How was the MLEIP different from other internships?
My other internship was for the business side of my degree program and therefore was very much in the private sector. Because of that, the types of skill-building and training sessions varied dramatically. But both MLEIP and my other internship really focused on developing both technical and professional skills as well as teambuilding and networking with other interns.
How did the internship affect what you’re doing now?
Two years as an MLEIP intern helped me begin narrowing down my interests in the vast environmental field. In my second year in the Office of Waste, I began to realize that I am particularly interested in how we could minimize wastes in our environment, beyond just remediation. While a long way from my work with petroleum storage tanks, that role helped me begin to find an area of focus that I love. I am now specializing in industrial ecology and work in areas such as the circular economy which has a lot of ties to issues of waste and how we can optimize processes to minimize wastes for our products.
What was your favorite part of the internship?
My favorite part of the internship was the people I met. My teams for both years were so welcoming and I always appreciated the culture on both teams. It was a little thing, but I found it special that we’d eat lunch together almost every day, which helped me feel like I was part of the family.
What do you think you learned most from the program?
I think the most important thing I came away with was an ability to understand the rules, regulations, and processes of the public sector. No matter where you operate in the environmental field, you will need some grasp of environmental policy, so as I move more into the private sector with my current work, I feel grateful that I already had some exposure to the regulatory and scientific side of the field, too.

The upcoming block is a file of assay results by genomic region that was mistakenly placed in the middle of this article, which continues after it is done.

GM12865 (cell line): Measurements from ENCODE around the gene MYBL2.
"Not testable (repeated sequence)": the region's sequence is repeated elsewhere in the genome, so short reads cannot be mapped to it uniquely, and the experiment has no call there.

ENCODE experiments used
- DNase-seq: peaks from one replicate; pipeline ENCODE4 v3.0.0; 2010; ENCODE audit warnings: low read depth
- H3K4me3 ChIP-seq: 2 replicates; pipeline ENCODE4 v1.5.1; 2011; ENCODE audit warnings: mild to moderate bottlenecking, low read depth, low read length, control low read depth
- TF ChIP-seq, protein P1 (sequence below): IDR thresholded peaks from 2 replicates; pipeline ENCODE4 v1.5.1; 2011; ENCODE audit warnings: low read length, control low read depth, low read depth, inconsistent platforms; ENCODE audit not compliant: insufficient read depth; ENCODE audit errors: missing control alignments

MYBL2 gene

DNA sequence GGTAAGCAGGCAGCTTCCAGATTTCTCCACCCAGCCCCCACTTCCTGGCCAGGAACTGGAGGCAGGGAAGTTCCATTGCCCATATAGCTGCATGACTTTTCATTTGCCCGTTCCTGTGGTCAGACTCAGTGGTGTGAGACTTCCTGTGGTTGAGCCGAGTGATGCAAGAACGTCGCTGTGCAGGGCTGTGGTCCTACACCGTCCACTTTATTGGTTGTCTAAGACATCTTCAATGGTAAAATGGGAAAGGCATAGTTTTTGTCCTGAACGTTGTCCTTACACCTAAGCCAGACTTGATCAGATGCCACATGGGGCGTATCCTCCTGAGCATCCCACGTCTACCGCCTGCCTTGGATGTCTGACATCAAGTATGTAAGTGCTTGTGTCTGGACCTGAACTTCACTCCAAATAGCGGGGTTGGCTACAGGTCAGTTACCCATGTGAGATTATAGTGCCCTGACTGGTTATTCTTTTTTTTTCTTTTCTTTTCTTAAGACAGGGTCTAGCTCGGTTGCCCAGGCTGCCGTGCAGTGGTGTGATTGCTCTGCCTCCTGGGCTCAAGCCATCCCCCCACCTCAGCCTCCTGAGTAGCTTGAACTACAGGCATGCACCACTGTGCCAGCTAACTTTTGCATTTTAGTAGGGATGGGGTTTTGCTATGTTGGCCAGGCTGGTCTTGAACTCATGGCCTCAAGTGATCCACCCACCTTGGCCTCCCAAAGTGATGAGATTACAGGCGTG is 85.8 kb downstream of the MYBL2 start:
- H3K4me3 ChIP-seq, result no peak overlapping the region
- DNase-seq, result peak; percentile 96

Why do you think students should consider applying to the program?
One of my favorite things about the MLEIP program is the wide breadth of areas you can get involved in. Moving from Air to Waste was a big change and both areas helped me learn so much. Additionally, my mentors went out of their way to ensure I got to learn beyond my position and helped me set up meetings with people in different divisions, including even a chat with the commissioner. So, in addition to being a paid internship, I would recommend applying to the program because I think there is a lot of opportunity to either focus on a specific area or expand the breadth of knowledge and take a deep dive into an area you’re less familiar with.
What are you studying at Yale and how do you plan on using your degree?
At Yale, I am pursuing a master’s in environmental management and am specializing in business and the environment and industrial ecology. After graduating, I plan on going into sustainability consulting or corporate sustainability space to help businesses minimize their environmental footprints.
What inspires you?
Being surrounded by people passionate about the environment is always so inspiring. Whether that be at all the MLEIP learning sessions or surrounded by a cohort of environmentalists at Yale, it’s awesome seeing how many people are working on just about any possible climate/environmental issue you can think of to help protect our people and planet.